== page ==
The Mass Incarceration Telecommunications Industry

phonesFrom a Nation on the booming business of privatized prison profiteering:

The calls were expensive, more than a dollar per minute. In order to accept one, I had to set up a prepaid account with Global Tel* Link, or GTL, “The Next Generation of Correctional Technology.” If Tim called and my account was out of money, the automated voice would prompt me to replenish it via credit card, while he waited on the other line. “By accepting an inmate call, you acknowledge and agree that your conversation may be monitored and recorded,” the company advises.

For Tim’s relatives, this had been their reality for years. GTL makes more than $500 million a year exploiting families like his, who face the choice between paying exorbitant phone rates to keep in touch with incarcerated loved ones—up to $1.13 per minute—or simply giving up on regular phone calls. Like many other telecommunications companies that enjoy profitable monopolies on prison and jail contracts across the country, GTL wins its contracts by offering a kickback—or “commission”—to the prison or jail systems it serves.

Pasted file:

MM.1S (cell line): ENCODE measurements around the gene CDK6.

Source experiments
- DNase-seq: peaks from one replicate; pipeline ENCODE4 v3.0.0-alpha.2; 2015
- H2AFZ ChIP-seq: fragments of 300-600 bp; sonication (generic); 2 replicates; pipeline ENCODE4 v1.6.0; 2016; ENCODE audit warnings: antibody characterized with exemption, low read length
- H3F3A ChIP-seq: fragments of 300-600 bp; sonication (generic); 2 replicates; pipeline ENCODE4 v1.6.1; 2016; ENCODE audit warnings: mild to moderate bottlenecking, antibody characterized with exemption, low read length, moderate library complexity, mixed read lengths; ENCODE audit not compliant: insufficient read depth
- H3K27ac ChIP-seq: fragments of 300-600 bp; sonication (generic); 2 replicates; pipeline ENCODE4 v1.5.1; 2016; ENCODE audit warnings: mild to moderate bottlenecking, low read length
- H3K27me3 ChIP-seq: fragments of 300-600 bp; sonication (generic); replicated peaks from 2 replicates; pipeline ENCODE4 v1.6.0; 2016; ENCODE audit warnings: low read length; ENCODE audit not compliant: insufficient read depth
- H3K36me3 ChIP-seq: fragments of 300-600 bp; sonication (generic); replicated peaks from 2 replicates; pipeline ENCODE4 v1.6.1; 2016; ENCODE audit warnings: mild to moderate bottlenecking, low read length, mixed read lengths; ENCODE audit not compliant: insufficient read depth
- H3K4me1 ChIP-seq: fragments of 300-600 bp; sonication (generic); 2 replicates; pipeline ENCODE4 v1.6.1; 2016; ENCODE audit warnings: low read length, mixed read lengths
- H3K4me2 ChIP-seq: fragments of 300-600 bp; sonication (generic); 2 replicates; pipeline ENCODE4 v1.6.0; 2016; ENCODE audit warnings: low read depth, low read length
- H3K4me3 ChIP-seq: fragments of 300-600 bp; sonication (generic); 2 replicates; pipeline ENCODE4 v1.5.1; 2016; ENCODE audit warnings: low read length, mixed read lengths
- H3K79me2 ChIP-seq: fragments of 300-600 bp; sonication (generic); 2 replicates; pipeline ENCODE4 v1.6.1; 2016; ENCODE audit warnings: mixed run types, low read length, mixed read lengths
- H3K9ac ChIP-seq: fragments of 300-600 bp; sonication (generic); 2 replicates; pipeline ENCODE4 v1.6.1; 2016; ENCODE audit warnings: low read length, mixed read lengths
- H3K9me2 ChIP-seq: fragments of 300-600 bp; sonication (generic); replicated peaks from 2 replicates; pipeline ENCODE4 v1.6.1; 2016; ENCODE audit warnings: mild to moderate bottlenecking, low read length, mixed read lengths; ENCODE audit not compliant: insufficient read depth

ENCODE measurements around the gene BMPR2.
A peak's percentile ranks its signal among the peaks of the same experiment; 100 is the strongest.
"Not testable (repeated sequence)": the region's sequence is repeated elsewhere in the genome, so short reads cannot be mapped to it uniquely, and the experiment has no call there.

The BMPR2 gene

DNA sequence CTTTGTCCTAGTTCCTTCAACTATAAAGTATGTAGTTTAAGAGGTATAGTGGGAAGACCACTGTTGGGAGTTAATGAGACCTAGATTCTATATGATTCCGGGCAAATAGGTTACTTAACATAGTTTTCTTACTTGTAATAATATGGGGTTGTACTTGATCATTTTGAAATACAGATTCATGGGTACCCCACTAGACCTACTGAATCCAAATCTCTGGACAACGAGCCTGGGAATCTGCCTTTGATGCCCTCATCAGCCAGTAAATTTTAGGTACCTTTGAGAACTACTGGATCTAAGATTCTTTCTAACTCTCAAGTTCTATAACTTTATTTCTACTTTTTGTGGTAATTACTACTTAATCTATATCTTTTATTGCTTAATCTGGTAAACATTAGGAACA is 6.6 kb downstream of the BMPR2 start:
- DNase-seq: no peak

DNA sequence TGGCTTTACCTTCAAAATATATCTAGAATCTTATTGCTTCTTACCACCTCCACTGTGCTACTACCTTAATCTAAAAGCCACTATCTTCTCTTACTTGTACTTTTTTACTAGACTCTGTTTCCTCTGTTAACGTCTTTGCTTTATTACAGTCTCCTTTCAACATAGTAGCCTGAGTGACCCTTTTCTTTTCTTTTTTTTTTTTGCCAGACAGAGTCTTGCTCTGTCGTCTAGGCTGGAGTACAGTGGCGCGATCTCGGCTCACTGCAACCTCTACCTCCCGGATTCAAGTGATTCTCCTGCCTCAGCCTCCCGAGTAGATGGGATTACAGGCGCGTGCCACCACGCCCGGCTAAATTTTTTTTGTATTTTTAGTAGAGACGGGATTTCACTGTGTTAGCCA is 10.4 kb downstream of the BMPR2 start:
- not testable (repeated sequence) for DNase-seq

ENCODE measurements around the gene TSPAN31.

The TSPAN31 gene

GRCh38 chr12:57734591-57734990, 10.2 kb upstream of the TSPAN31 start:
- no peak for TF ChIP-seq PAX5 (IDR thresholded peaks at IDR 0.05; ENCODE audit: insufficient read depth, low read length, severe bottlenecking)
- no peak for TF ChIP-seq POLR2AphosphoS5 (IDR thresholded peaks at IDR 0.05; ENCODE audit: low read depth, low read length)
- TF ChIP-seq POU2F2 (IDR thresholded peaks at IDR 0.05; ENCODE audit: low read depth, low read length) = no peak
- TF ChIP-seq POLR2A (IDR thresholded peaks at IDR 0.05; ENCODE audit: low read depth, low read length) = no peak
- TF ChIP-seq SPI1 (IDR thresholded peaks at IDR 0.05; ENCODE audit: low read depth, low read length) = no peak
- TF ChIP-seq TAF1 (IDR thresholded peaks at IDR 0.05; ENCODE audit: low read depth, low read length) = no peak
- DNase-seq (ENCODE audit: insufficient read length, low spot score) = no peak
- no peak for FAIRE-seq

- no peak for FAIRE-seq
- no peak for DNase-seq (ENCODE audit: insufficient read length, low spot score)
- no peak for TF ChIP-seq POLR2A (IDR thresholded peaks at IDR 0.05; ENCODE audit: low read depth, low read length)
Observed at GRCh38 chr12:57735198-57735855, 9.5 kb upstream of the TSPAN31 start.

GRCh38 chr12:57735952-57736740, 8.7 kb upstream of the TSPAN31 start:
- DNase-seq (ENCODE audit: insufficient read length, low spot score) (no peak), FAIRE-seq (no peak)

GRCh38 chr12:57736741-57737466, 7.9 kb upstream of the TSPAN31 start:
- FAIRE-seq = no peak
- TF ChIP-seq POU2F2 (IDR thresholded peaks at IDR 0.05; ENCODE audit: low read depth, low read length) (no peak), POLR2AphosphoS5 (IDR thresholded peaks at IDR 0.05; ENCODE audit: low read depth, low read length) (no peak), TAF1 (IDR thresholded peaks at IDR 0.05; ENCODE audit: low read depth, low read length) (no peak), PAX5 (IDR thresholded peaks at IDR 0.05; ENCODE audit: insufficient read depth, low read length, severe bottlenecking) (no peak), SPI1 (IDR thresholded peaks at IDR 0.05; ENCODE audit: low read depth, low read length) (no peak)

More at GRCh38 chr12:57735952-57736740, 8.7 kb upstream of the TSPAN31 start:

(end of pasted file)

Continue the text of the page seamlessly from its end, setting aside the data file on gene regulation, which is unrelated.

As an exhaustive 2011 study in Prison Legal News explained, the kickback is “based on a percentage of the gross revenue generated by prisoners’ phone calls…. [The] commissions dwarf all other considerations and are a controlling factor when awarding prison phone contracts.


3 Comments on "The Mass Incarceration Telecommunications Industry"

  1. BuzzCoastin | Oct 17, 2013 at 6:12 pm |

    the extent of greed and avarice knows know bounds in Der Homeland

  2. Conspiracy Carrot | Oct 17, 2013 at 11:20 pm |

    Rehabilitation, right? Treat ’em like animals so they’ll learn their lesson, right? Milk their suffering families for every penny, right? What’s wrong with this planet?

  3. Calypso_1 | Oct 18, 2013 at 1:51 pm |

    I know a character in this business. In addition to owning conservative AM radio & televangelist broadcast stations, he literally dresses like JD Hog, keeps his thumbs in his lapels & always has a stogie. Old money, lives in a plantation house & there are lots of folks in the county less ‘melanin challenged’ w/ the same last name.

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